(TNS) — At a forum on generative artificial intelligence held by the University at Albany on Jan. 31, more details emerged about Governor Kathy Hochul’s plan to allocate $275 million to establish an “Empire AI consortium” in New York.
During her State of the State speech in January, Hochul stated AI is the most pivotal technological and commercial advancement since the creation of the Internet and whoever dominates the AI industry will dominate the “upcoming era of human history.”
“I’m pleased to announce that New York will be the first location in the world to put that type of computing power directly in the hands of leading academic institutions that have stepped up to participate: Cornell, NYU, Columbia, RPI, and our entire SUNY and CUNY systems,” the governor said. “We have geniuses at these schools ready to innovate and launch companies. Now, they’ll have the power to change the world. In order to win the race for the future, we need this specific hardware. That’s why I’m proposing the Empire AI Consortium to purchase and share AI computing power right here in New York.”
Hochul stated the state had secured over $125 million from philanthropic and university partners and, over the next decade, the state will commit up to $275 million.
While addressing the media on Jan. 30, Hochul reaffirmed the backing from universities and private companies.
“The most eager people about this are from the SUNY and CUNY schools, as well as the privates, who are saying, ‘We want to be at the leading edge of this revolution. We want our researchers and our professors and our students to be able to take advantage,” Hochul said. “So, we want to move quickly on that. So, we will work out all the details, but it’s not complicated to me. This is about seizing the technologies of the future.”
Panelists gave their input on Hochul’s proposal during the conversation last Wednesday night, hosted by UAlbany’s College of Emergency Preparedness, Homeland Security and Cybersecurity.
James Hendler, an AI researcher at Rensselaer Polytechnic Institute, stated the original intent of what came to be called Empire AI was to have a shared resource run largely by academia — instead of the technology industry. Companies could also pay the state to use the AI technology.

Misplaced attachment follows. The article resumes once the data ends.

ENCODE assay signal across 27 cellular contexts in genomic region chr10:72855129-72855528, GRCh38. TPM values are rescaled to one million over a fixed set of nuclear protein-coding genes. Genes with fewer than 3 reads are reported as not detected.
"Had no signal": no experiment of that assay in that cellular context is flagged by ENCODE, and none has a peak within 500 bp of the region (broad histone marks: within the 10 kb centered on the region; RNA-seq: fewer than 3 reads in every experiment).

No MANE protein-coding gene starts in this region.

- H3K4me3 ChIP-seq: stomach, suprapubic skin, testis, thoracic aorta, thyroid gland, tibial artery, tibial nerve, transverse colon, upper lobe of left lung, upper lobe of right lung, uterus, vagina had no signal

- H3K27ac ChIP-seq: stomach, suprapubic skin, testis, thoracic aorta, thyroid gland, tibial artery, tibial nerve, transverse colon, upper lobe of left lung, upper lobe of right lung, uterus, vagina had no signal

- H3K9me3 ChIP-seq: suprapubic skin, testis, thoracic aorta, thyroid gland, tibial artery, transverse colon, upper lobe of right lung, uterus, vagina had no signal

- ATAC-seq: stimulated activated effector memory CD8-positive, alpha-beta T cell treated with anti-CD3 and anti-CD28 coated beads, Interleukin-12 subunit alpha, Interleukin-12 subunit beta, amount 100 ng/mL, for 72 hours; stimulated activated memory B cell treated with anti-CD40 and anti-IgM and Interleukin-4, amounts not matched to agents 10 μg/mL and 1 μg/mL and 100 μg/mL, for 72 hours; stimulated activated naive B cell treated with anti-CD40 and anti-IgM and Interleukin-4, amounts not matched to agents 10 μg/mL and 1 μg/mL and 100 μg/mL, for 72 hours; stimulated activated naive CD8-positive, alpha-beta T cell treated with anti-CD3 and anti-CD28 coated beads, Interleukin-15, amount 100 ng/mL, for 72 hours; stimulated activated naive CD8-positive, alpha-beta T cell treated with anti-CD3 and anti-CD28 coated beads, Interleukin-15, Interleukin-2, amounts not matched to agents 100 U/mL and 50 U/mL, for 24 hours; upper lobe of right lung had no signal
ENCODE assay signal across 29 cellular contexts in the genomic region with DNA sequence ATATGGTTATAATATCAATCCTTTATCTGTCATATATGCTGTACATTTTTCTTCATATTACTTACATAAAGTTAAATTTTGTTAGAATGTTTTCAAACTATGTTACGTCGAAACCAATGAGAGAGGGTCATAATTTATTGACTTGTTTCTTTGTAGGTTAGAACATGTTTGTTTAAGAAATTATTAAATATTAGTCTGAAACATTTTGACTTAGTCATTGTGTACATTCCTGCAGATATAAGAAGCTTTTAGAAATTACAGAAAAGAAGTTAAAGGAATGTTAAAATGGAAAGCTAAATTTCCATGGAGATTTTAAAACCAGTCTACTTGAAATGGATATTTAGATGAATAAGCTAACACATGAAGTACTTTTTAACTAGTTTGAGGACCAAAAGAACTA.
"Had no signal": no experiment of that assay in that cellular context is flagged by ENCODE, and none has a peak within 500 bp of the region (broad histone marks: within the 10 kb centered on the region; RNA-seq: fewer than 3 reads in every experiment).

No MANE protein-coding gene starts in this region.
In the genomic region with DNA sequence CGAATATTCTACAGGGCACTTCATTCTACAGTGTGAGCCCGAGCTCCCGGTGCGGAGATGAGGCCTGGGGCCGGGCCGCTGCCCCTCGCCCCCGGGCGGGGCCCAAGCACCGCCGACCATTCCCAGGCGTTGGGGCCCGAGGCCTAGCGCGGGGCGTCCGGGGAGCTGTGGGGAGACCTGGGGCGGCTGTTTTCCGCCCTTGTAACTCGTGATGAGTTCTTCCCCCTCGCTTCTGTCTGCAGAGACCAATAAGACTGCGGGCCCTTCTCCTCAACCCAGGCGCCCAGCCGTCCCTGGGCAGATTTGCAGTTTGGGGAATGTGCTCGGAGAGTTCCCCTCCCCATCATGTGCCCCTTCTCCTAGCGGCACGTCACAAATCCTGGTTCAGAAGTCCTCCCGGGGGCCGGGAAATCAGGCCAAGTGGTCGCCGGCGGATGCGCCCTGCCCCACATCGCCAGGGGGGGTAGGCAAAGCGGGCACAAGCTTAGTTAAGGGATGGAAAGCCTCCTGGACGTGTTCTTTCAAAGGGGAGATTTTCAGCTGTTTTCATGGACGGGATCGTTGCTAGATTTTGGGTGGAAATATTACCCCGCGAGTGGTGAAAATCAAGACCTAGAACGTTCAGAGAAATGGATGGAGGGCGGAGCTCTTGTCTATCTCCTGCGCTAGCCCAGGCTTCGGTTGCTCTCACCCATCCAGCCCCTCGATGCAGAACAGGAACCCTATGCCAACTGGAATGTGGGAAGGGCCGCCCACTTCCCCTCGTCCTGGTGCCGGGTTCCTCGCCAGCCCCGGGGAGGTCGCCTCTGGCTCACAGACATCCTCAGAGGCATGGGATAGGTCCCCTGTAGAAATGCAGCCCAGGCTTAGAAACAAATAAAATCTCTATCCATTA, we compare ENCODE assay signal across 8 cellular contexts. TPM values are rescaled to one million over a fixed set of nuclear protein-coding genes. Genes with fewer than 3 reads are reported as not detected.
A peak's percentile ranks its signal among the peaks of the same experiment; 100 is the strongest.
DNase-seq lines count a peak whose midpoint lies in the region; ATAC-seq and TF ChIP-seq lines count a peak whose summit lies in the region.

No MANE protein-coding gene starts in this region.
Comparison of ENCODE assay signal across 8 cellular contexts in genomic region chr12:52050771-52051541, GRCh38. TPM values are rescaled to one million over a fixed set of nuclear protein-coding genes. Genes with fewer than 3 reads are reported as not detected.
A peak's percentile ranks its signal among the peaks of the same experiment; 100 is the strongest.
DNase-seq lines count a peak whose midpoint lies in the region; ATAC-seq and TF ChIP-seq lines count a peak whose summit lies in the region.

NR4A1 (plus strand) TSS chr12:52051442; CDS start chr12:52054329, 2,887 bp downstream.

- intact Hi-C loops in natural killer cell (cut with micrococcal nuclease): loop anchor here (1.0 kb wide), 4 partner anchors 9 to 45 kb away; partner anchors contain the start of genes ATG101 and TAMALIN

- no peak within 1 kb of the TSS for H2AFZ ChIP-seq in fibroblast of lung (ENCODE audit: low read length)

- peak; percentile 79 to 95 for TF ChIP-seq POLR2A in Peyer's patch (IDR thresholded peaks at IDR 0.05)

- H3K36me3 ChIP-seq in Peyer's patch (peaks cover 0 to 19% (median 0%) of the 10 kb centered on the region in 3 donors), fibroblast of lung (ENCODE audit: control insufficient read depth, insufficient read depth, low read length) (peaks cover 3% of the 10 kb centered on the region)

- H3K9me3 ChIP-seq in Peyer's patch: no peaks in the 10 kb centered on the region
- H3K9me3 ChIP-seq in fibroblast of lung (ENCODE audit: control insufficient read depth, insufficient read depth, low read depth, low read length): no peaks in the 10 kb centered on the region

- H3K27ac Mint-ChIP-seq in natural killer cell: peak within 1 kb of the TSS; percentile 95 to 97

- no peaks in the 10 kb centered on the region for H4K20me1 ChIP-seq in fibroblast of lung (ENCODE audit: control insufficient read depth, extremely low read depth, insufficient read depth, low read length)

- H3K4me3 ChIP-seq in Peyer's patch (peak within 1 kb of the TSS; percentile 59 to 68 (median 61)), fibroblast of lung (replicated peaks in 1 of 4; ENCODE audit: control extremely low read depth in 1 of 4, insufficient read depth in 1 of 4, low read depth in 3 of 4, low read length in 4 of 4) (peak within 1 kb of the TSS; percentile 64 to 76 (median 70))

“So the question is, can New York provide this kind of computing power in a way that it will be cheaper to use for all of us,” Hendler said. “The feeling is, if we can get that kind of supercomputing power into the state, coupled with what’s happening around microelectronics — SUNY Albany is one of the leaders in several of these large initiatives — billions of dollars are going to be invested in microchips and things.”
Hendler added, as of right now, a large part of that industry are AI microchips, which are “very, very expensive,” and “tremendously power-consuming.”
Brian Nussbaum, associate professor at UAlbany’s College of Emergency Preparedness, Homeland Security and Cybersecurity, said he believes AI technology could also assist people when they interact with the government.
“AI has the potential to really help people fill out forms more efficiently and that would free up people to help with the most complicated cases, where the simpler cases can be sort of streamlined and done more effectively. So, there are places where I think it has the potential to be very useful,” Nussbaum said. “One thing government has a lot of is filling out forms, filling those forms out in triplicate and submitting them to four different people … so, I do think there is the potential for a co-pilot in filling out those sorts of forms, which could be really useful.”
Hendler added that a multi-page document was also released around the State of the State speech that provides guidance on how to use AI technology in state government.
“If a state government wants to implement a chatbot on its site, it is now supposed to tell you, ‘Hi, I’m an AI Chatbot,’ and if it hands you off to a human, it’s supposed to say, ‘Hey, I can’t handle that anymore. I’m handing it off to a human,'” Hendler added. “They’re saying the principle is you should know if you’re talking to a human or a machine, and you know, that’s a great example.”
Panelists also discussed some of the worries and potential hazards around AI technology. Following the New Hampshire primary election last month, the state’s attorney general is currently investigating reports of a robocall that used AI to mimic President Joe Biden’s voice to discourage voters from voting.
“On the one hand, you’ve got to be ignorant enough in order to have it be actually useful to ask this [AI technology] a question, but you also have to be knowledgeable enough to be able to discern whether what it’s providing you is reliable,” Jason D’Cruz, associate professor and director of undergraduate studies in UAlbany’s Department of Philosophy, said. “And one of the problems is that it sounds so fluent and the things that it says sound so plausible that a lot of those signals of expertise that we often rely on, we can no longer rely on when we are engaging with the tool.”
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